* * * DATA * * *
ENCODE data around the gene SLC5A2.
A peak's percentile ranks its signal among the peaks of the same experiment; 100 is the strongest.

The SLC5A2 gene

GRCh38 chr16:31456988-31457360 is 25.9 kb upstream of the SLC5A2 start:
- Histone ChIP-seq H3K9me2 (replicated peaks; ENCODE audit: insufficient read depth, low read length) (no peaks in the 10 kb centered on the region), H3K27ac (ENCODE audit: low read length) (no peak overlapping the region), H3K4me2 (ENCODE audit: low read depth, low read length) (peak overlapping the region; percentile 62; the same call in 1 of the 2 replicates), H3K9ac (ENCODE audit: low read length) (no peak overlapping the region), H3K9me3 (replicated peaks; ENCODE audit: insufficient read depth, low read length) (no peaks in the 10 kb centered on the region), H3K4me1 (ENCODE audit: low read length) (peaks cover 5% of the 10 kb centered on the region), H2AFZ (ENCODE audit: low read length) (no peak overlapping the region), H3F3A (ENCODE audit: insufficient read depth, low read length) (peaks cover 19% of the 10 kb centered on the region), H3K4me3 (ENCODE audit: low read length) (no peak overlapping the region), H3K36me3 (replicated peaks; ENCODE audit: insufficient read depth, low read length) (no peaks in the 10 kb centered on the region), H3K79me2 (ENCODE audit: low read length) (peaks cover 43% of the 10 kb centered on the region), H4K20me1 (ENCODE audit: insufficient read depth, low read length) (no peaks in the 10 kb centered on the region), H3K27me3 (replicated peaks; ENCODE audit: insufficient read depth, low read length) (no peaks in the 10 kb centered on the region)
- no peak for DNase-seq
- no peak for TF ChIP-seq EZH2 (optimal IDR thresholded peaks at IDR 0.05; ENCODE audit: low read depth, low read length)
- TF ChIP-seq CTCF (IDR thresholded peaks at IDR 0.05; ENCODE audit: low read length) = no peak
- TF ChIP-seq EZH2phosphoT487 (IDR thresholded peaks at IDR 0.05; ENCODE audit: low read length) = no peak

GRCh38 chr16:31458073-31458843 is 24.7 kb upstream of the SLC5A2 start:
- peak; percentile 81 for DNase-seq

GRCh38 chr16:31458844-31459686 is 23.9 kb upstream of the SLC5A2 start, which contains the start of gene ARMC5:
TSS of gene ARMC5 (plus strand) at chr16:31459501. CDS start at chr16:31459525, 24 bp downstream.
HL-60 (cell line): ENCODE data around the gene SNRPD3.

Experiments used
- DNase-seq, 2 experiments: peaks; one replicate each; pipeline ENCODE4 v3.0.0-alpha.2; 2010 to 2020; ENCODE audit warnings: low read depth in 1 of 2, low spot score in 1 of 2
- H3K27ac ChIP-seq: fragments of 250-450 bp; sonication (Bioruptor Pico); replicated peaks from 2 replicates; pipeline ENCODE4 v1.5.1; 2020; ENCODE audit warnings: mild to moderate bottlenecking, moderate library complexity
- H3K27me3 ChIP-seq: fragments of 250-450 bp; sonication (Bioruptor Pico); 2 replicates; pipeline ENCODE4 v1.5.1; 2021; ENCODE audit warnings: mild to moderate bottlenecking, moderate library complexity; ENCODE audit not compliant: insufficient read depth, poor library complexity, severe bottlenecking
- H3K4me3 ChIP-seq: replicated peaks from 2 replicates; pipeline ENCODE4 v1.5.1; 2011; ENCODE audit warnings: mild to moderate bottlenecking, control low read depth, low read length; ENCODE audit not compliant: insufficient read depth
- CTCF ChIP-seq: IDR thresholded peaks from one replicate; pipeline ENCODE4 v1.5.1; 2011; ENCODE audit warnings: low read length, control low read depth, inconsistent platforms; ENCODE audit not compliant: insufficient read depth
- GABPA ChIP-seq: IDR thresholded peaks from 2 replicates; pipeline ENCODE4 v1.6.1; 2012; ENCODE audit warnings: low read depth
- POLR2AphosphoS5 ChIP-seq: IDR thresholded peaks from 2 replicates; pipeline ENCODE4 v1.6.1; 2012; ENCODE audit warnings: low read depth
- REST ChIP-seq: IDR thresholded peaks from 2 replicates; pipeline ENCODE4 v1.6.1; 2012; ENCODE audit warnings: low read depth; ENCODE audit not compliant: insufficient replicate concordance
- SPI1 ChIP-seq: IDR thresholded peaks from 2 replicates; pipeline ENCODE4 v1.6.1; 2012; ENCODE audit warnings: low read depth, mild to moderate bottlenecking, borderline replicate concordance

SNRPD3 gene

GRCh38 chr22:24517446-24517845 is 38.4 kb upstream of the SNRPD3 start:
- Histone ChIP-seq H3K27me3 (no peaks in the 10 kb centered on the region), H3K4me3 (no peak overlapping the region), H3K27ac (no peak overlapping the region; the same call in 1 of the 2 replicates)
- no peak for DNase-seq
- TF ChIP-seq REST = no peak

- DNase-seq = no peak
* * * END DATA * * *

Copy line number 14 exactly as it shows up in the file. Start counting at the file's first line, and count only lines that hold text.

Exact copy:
HL-60 (cell line): ENCODE data around the gene SNRPD3.